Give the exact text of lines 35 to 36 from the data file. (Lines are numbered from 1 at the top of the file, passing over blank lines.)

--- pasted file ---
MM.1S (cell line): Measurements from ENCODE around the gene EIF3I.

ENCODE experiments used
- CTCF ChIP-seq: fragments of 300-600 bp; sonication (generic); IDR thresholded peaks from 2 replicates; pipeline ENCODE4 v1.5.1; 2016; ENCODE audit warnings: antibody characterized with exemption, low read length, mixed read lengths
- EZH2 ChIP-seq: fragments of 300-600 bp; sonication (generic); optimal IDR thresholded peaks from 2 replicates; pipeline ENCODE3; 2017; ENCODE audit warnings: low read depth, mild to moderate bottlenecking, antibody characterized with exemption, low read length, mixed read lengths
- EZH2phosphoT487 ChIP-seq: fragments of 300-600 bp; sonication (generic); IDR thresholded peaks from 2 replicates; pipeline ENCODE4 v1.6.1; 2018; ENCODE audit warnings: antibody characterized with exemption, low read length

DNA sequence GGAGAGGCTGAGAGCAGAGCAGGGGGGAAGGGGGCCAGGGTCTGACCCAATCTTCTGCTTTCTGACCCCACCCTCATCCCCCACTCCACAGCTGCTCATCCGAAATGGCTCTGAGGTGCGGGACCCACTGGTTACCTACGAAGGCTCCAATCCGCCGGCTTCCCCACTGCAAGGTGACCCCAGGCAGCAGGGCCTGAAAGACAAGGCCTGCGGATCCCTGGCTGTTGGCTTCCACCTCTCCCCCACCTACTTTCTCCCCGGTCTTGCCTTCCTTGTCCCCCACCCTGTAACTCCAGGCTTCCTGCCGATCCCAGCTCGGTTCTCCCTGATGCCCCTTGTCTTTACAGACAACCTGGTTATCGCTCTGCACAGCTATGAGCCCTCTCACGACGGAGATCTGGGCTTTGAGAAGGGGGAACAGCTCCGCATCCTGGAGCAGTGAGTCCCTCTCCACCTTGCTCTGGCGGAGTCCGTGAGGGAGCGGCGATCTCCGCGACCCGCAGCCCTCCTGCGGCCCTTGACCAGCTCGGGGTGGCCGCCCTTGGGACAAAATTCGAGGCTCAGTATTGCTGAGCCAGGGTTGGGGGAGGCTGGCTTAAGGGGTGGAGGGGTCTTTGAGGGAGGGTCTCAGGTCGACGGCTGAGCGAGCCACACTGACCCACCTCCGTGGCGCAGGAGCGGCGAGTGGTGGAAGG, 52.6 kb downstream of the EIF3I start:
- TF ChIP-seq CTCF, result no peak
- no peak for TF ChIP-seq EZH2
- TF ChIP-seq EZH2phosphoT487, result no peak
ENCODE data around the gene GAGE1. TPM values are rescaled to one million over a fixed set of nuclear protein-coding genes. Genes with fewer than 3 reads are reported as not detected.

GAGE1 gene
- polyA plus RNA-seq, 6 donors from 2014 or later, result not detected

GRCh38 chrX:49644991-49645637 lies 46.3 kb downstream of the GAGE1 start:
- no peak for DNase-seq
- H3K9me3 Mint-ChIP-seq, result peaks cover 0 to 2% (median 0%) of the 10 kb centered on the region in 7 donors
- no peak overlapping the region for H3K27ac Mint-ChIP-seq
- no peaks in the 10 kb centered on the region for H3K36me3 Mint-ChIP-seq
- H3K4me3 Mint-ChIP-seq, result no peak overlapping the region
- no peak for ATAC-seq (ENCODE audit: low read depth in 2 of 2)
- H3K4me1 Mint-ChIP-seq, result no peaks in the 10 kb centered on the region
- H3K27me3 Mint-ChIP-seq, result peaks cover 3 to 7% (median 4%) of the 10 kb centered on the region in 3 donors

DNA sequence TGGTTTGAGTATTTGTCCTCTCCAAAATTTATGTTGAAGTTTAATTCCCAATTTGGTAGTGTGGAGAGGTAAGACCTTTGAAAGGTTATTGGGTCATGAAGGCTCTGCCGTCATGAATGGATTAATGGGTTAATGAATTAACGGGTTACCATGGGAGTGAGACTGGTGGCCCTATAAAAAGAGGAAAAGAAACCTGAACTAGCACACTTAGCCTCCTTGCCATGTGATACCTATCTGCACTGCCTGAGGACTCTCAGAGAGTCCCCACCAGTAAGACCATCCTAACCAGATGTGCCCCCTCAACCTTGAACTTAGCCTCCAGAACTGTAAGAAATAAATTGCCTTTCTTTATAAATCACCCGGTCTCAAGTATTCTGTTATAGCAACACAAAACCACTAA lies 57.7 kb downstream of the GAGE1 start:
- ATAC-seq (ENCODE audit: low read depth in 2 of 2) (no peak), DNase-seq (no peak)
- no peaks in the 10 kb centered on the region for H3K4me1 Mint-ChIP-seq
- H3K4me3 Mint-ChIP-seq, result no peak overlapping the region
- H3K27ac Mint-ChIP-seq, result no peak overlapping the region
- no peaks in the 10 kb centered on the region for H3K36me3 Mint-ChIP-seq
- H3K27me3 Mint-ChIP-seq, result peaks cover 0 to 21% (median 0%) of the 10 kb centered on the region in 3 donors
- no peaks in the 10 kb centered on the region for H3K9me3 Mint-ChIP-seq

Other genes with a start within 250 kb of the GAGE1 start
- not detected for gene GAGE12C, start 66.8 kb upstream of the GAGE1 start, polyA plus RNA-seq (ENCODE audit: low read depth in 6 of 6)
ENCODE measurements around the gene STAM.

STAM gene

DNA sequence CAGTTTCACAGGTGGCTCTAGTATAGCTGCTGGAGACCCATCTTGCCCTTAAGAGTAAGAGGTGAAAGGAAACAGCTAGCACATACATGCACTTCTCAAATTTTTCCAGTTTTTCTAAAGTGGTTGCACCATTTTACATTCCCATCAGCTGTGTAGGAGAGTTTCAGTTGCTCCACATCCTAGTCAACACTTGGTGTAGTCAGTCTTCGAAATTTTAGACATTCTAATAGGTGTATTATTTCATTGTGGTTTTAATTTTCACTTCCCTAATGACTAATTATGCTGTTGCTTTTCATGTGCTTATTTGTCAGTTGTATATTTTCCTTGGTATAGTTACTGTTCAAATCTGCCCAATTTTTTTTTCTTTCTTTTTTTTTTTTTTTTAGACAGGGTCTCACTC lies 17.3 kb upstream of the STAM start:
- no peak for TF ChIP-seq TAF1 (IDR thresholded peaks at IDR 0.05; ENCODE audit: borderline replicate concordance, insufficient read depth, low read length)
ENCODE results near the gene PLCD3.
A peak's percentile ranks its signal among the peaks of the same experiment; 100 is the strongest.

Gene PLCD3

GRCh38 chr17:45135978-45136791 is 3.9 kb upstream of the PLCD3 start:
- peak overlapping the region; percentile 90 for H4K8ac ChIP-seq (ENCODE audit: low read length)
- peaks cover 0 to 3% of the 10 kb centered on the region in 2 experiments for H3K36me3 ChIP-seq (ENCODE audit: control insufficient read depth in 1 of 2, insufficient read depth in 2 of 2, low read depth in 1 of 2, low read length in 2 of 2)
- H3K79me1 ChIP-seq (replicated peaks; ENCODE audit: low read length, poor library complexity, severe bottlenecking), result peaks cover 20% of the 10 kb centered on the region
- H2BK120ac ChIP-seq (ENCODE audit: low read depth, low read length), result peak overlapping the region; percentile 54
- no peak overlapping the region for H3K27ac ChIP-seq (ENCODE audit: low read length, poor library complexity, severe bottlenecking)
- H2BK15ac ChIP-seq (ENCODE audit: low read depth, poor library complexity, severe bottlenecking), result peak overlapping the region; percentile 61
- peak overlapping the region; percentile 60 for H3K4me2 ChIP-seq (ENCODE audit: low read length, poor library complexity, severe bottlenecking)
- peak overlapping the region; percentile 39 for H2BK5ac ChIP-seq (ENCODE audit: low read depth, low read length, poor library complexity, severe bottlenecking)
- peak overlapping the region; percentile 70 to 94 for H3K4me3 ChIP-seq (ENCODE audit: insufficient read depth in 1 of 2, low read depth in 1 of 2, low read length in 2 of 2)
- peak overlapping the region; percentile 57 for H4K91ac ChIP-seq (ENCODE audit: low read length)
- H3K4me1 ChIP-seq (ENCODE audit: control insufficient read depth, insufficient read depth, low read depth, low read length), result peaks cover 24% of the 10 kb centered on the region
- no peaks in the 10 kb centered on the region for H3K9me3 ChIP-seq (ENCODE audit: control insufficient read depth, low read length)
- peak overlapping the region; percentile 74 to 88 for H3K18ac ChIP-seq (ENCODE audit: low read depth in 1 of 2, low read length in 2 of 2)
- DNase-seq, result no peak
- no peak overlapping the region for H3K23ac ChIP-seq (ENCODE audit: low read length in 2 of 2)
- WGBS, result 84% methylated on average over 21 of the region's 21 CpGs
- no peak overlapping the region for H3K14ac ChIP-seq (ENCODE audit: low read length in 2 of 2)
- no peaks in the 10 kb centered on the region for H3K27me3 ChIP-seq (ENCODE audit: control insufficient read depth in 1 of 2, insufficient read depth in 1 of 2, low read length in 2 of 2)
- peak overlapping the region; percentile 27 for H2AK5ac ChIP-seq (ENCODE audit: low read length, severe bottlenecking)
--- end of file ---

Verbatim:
- no peak for TF ChIP-seq TAF1 (IDR thresholded peaks at IDR 0.05; ENCODE audit: borderline replicate concordance, insufficient read depth, low read length)
ENCODE results near the gene PLCD3.